Not long after Nixon ascended to the throne in 1969, I began to pay more attention towhat was going on with the war and the draft. LBJ had cancelled graduate schooldeferments in March 1968, so even with my law school acceptance at B.U. later, militaryconscription appeared more likely than law school matriculation.On a beautiful spring day in 1969, I graduated from tiny Bethany College in Bethany,West Virginia. It was May 24 to be exact, and while Led Zeppelin brought down thehouse that night with “Dazed and Confused” at the Kinetic Playground in Chicago andthe Grateful Dead jammed to “Going Down the Road Feeling Bad” at Seminole IndianVillage in Florida, my parents drove me back to Philadelphia in their tiny red VW.Thus began the worst summer of my life. I was now classified 1-A (available for unrestricted military service) as opposed to 2-S (deferred because of collegiate study).Every day brought the same throbbing headache, the crippling knot in the stomach, andthe perpetual conundrum:
What in the hell am I going to do?
I’ll admit I let the trauma and the anxiety and the fear get the best of me. I ballooned towell over 190 pounds (I’ve weighed around 160 ever since Vietnam), pissed and moanedall summer long, and turned down a couple decent jobs. I ended up working in a tinyfactory where they made locks for aircraft carriers. I increased my intake of alcohol andmarijuana. I was lonely and miserable.I wasn’t eager to give more than two years of my life away to the Army—or the Navy,Marines, or Air Force—and I didn’t have any pull to help me get into the National Guardor Reserves. That seemed like a major copout anyway.So, I sat and ate and smoked and cursed and waited.September 1969 eventually rolled around. Vietnamization—a term coined by MelvinLaird, a Wisconsinite and Secretary of Defense—was sailing along, but there were stillnearly a half million of my peers in Viet-nam. It was just a matter of time until the draftcaught up with me, so I dropped out of law school and dropped into my pre-induction physical for the draft. It was like a never-ending episode of “The Twilight Zone,” and Ikept hearing Rod Serling’s smoky voice warning me:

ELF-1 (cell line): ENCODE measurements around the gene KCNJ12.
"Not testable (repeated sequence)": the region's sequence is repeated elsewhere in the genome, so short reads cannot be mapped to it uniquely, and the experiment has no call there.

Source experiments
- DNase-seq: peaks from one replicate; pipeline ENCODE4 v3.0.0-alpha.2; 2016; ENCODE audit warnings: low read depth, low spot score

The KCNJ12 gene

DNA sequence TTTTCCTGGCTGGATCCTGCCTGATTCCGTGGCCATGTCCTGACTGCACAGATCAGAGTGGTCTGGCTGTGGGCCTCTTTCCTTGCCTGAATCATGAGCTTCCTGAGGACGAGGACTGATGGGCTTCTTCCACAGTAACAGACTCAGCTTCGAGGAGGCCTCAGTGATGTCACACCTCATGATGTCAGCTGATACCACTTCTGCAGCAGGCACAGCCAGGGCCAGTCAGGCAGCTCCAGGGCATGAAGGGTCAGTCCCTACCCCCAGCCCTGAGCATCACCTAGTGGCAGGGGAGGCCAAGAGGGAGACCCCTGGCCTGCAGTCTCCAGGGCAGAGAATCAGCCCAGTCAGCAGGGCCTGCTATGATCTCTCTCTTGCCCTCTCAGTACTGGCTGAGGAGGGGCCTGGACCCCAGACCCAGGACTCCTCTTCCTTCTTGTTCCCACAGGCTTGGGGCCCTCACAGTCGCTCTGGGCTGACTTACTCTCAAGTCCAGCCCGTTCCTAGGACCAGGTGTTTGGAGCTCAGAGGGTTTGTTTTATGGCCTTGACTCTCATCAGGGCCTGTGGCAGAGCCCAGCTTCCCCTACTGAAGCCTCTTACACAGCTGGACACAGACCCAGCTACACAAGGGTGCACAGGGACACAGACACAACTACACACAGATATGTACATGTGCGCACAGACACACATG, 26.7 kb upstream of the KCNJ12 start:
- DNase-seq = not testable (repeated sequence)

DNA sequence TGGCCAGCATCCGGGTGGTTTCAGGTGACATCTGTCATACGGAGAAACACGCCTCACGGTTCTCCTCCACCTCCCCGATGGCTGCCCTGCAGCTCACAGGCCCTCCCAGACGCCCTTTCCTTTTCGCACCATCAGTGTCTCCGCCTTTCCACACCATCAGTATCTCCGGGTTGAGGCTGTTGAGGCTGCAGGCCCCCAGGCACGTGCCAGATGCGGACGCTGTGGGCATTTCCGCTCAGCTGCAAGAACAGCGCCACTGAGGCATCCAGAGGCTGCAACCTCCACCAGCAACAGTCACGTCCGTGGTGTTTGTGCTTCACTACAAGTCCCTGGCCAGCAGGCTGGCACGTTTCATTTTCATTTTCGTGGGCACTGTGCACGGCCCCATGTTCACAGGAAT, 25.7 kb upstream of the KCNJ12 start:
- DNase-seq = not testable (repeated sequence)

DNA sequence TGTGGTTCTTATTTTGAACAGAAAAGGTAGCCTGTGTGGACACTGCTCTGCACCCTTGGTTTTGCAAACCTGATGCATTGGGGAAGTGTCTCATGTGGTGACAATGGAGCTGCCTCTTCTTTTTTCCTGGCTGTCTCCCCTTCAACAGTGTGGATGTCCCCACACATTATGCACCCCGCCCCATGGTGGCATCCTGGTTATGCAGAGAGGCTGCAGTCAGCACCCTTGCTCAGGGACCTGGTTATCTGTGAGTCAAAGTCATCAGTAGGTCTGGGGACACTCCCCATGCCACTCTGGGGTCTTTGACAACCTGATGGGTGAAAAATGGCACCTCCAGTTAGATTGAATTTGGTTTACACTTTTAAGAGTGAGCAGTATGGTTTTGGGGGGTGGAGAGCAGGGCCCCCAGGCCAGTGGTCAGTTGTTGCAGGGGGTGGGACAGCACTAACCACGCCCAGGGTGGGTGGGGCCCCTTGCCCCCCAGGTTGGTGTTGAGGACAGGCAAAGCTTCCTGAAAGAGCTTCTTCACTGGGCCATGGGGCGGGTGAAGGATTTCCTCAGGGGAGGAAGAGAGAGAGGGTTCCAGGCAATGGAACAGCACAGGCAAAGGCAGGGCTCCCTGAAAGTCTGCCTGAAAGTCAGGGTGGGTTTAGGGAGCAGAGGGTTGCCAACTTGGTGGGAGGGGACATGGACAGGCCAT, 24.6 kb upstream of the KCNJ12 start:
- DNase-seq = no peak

This highway leads to the shadowytip of reality: you’re on a through route to the land of the different, the bizarre, theunexplainable
… By the time I came to, I’d passed with flying colors. I was on my way tothe land of the different.Which is exactly where luck, good and bad, and birthdays intervened. To show theAmerican public that Vietnamization was working, Nixon boldly cancelled November and December draft calls, so guys like me could worry about their uncertain futures alittle longer. He then introduced a “more just and equitable means” for conscription—thelottery.In this case, having the winning number was not what you wanted. No, you wanted tolose the lottery so you could keep your ass out of Vietnam.